Dra. Mariana Carné

In recent years, there has been an increase in the aging rates of the population due, among other reasons, to improved hygiene - dietary and sanitary conditions. Therefore, the doctor is faced daily with the problem of old age, both in the office, and in the short or long stay hospitalization.

This chapter reviews the general ideas that should be taken into account when consulting a geronte, since they require a wider diagnostic and therapeutic appreciation than a young patient. When evaluating an older adult, a multidisciplinary approach should be taken, quantifying the functional and psychosocial and medical problems and abilities of the elderly individual, with the intention of reaching an extensive treatment plan and long-term follow-up.

Old age is not a disease, but the specific characteristics of the elderly lead to greater morbidity. Aging produces a series of physical and psychological changes that make this stage of life difficult. Three types of factors are interrelated in the genesis of these changes. The first is a consequence of physiological changes that do not occur synchronously. The second factor is made up of the sum of acute and chronic diseases that leave their mark over time. And the third derives from the impact that environmental and psychosocial events have on the individual.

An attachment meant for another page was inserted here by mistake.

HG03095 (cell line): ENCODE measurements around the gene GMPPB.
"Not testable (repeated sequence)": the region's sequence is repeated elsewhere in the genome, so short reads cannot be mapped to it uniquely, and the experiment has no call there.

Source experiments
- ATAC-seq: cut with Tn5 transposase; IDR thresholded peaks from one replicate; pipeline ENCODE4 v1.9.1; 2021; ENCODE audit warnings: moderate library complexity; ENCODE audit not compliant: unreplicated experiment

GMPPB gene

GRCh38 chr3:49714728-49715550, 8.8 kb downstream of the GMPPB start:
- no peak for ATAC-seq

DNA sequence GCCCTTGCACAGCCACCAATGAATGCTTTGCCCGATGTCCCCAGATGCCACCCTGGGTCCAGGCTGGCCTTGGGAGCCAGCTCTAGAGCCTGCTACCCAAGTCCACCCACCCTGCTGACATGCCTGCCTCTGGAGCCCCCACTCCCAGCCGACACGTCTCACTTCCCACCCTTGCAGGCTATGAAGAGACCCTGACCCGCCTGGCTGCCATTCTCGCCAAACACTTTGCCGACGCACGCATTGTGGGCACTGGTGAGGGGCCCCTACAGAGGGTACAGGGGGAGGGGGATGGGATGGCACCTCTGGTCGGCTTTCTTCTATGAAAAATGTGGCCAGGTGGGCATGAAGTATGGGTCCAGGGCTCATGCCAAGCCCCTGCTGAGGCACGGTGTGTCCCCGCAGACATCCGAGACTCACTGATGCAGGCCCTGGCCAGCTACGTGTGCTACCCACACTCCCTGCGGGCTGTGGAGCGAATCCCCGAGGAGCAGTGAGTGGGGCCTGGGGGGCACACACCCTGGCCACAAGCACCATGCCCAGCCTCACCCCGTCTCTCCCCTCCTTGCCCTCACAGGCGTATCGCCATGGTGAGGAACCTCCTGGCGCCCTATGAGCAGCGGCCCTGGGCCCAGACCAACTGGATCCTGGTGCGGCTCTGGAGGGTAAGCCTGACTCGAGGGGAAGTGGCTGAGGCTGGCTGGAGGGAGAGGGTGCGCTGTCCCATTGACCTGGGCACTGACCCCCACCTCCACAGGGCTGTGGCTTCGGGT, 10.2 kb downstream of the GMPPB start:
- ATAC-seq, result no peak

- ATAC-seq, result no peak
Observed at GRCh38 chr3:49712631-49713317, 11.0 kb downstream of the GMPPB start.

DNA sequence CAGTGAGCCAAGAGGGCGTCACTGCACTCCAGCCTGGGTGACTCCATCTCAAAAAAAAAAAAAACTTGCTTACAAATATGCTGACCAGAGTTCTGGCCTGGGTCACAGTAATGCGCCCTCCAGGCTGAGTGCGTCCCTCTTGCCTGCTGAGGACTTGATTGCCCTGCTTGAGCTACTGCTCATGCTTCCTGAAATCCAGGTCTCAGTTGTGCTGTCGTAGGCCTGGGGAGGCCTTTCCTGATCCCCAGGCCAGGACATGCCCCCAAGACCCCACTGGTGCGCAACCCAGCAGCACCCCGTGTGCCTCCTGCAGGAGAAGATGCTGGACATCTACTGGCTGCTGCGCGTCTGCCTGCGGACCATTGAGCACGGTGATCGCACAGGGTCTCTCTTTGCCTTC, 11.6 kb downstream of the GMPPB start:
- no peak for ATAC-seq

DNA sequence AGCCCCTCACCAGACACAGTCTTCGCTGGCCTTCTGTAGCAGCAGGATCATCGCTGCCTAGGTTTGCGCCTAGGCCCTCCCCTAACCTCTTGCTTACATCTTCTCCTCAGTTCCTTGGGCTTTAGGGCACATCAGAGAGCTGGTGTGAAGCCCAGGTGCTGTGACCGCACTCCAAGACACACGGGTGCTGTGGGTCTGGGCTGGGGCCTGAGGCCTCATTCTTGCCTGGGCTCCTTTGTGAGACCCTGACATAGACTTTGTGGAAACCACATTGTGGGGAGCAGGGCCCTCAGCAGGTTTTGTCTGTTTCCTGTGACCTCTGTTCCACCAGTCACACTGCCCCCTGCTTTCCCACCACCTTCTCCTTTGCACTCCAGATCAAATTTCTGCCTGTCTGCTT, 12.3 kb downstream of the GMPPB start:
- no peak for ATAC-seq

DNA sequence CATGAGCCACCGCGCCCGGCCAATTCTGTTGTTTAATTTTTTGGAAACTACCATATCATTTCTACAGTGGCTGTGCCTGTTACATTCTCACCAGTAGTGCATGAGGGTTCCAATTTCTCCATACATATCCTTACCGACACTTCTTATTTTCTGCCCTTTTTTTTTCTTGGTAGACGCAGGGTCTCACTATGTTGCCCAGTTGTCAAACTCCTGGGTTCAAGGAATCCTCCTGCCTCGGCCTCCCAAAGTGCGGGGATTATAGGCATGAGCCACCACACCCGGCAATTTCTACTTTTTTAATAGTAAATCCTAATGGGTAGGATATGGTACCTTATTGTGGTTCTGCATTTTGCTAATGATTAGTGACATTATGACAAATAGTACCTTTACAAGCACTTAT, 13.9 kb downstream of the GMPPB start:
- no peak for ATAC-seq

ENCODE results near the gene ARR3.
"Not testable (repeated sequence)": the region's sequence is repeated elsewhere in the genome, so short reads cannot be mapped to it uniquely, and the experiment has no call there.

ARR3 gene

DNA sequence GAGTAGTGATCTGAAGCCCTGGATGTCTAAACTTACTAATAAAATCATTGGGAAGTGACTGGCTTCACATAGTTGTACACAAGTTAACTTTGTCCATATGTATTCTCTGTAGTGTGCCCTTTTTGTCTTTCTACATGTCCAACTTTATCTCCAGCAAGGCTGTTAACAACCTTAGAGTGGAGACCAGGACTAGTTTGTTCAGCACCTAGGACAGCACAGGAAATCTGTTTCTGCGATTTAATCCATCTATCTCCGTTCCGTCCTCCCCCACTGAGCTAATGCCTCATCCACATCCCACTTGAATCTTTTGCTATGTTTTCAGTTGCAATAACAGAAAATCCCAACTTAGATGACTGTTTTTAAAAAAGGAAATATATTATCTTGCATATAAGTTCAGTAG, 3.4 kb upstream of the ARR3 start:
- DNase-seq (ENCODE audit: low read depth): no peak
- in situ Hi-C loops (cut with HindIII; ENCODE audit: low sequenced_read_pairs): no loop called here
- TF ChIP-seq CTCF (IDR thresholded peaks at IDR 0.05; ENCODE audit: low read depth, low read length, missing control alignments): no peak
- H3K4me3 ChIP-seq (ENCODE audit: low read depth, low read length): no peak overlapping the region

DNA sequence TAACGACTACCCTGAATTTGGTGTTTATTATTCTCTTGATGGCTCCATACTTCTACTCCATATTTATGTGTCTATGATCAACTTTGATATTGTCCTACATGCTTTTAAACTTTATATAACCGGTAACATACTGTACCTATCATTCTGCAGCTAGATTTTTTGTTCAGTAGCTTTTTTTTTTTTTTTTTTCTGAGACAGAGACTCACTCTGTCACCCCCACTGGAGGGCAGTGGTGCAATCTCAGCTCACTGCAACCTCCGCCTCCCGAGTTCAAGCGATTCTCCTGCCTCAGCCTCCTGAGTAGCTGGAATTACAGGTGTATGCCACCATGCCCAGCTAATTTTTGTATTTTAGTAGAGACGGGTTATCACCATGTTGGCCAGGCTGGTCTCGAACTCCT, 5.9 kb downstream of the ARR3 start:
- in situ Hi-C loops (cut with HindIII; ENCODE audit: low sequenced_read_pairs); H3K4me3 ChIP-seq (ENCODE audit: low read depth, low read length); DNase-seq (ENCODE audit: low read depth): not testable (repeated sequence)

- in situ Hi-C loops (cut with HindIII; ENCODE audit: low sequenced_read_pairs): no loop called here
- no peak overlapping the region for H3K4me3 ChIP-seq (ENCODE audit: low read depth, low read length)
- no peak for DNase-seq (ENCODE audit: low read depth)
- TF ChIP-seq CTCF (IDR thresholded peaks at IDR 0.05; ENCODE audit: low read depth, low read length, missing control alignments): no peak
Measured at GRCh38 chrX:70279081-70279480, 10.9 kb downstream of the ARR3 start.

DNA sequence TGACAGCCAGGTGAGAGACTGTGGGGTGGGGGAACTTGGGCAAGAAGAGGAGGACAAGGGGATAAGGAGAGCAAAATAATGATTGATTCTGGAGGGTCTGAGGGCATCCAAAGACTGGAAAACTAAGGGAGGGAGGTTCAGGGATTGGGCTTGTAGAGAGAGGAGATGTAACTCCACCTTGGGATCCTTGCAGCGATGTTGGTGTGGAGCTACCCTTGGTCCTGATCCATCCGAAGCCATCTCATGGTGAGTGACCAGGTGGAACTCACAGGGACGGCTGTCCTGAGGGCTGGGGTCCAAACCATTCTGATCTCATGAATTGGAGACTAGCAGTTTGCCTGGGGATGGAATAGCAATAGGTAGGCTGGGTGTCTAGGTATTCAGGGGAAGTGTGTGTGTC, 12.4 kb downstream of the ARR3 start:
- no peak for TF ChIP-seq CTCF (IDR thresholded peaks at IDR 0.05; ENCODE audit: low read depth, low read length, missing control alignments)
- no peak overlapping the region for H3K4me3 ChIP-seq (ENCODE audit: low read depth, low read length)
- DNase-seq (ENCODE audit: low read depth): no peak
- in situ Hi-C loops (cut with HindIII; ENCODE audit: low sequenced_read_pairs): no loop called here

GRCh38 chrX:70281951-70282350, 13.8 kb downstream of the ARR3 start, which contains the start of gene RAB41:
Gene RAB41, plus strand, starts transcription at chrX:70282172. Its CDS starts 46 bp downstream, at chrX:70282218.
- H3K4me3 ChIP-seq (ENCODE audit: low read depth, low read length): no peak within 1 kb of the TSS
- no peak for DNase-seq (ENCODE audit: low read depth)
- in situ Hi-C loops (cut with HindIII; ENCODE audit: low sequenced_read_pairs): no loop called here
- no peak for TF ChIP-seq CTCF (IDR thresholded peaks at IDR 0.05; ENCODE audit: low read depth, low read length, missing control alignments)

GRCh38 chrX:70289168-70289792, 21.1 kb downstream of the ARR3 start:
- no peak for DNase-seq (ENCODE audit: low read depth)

After the age of 60, the frequency of some type of disability doubles, and after the age of 80 that number triples. This allows us to consider physical, mental and social disability in the elderly, one of the great epidemics that the planet will have to face in the coming years.

Geriatric medicine implies knowledge of a series of characteristics of this population, which must be known to provide quality care:

  • It constitutes a very heterogeneous group, there is an important individual variability because each individual ages differently, which results from the interaction of intrinsic and extrinsic factors that will be related to the social, economic, cultural and environmental aspects.
  • Some diseases present differently than they do in middle-aged adults.
  • Pluripathology is frequent, which generally conditions polypharmacy with the risk of producing iatrogenesis.
  • There is a higher prevalence of degenerative diseases and chronic diseases, as age increases.
  • When they require caregivers, their overload can generate mistreatment or an inadequate institutionalization that must be detected in time.
  • It implies the greater use of health and social resources.
  • Greater need for rehabilitation.
  • The health problems in this group correspond to multiple causes and require a multidisciplinary approach, which differs from the traditional clinical model.
  • Many times he is faced with situations that generate true ethical dilemmas.
  • The individual may consult late for considering health problems as age-specific.